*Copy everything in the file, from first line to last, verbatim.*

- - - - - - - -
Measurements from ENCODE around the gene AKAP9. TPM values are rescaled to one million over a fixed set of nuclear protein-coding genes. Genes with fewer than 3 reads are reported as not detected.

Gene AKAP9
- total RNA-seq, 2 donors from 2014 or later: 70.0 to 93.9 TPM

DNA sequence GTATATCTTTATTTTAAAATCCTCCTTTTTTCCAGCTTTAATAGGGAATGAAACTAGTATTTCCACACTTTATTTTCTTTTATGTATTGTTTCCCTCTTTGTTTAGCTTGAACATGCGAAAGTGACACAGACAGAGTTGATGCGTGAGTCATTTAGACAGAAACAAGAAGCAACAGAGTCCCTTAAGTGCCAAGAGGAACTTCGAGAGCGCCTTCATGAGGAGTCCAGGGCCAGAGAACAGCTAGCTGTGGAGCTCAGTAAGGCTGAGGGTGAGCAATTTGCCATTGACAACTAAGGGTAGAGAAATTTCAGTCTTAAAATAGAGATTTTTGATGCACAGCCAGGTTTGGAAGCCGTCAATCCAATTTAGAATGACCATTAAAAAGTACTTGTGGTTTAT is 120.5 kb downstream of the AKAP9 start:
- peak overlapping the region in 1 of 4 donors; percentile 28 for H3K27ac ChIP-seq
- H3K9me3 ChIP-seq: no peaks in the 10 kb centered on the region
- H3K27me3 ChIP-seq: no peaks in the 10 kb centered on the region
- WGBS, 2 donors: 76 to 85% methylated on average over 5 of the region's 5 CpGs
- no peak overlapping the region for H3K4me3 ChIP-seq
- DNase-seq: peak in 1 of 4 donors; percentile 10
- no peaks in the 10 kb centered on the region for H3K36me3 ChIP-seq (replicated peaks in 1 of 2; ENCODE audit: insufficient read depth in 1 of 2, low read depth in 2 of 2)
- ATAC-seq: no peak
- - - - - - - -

Measurements from ENCODE around the gene AKAP9. TPM values are rescaled to one million over a fixed set of nuclear protein-coding genes. Genes with fewer than 3 reads are reported as not detected.

Gene AKAP9
- total RNA-seq, 2 donors from 2014 or later: 70.0 to 93.9 TPM

DNA sequence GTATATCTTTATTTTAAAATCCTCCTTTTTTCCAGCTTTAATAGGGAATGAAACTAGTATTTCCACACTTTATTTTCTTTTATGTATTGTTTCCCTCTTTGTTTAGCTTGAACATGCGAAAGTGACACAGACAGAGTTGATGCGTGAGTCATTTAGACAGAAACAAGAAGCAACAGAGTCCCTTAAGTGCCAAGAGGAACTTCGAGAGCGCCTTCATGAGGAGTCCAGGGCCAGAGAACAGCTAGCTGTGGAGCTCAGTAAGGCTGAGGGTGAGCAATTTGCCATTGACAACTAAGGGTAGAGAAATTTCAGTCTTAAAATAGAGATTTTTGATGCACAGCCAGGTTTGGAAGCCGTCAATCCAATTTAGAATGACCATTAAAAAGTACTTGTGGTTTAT is 120.5 kb downstream of the AKAP9 start:
- peak overlapping the region in 1 of 4 donors; percentile 28 for H3K27ac ChIP-seq
- H3K9me3 ChIP-seq: no peaks in the 10 kb centered on the region
- H3K27me3 ChIP-seq: no peaks in the 10 kb centered on the region
- WGBS, 2 donors: 76 to 85% methylated on average over 5 of the region's 5 CpGs
- no peak overlapping the region for H3K4me3 ChIP-seq
- DNase-seq: peak in 1 of 4 donors; percentile 10
- no peaks in the 10 kb centered on the region for H3K36me3 ChIP-seq (replicated peaks in 1 of 2; ENCODE audit: insufficient read depth in 1 of 2, low read depth in 2 of 2)
- ATAC-seq: no peak